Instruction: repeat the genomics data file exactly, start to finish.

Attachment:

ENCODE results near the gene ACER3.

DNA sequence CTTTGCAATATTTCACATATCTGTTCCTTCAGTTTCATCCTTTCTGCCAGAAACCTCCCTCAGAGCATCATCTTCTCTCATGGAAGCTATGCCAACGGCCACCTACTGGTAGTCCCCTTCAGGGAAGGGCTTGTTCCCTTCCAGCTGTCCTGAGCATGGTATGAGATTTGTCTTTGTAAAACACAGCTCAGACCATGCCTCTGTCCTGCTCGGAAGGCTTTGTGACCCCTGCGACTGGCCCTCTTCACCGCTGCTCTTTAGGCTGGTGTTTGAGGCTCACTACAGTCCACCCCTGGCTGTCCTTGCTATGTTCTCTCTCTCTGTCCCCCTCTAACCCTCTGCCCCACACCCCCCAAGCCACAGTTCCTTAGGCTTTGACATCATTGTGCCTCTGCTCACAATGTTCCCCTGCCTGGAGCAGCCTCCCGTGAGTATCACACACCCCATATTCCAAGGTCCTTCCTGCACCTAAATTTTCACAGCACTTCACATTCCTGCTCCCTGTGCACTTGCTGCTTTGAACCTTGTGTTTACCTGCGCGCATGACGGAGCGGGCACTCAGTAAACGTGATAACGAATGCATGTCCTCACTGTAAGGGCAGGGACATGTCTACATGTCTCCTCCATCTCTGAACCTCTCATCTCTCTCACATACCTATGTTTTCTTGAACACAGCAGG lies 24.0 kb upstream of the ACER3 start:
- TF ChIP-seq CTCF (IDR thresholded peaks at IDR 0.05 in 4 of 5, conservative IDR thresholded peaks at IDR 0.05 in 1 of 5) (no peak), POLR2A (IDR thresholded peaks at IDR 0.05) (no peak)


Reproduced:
ENCODE results near the gene ACER3.

DNA sequence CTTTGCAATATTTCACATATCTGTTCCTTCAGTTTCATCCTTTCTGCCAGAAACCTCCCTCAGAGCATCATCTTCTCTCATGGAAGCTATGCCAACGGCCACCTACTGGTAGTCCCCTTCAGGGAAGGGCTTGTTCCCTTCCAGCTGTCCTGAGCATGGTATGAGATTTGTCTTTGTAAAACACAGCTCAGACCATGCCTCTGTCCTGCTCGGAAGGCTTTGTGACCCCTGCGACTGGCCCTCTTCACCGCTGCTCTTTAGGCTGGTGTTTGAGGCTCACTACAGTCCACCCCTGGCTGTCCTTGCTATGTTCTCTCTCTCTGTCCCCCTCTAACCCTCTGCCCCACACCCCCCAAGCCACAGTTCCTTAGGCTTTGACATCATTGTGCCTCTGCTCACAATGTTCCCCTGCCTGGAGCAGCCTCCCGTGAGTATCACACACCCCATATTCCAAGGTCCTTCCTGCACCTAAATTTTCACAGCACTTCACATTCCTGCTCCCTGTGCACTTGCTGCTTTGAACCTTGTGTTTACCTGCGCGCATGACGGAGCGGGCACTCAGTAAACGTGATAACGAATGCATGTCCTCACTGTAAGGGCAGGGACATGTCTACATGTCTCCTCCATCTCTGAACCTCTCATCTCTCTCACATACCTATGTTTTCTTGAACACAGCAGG lies 24.0 kb upstream of the ACER3 start:
- TF ChIP-seq CTCF (IDR thresholded peaks at IDR 0.05 in 4 of 5, conservative IDR thresholded peaks at IDR 0.05 in 1 of 5) (no peak), POLR2A (IDR thresholded peaks at IDR 0.05) (no peak)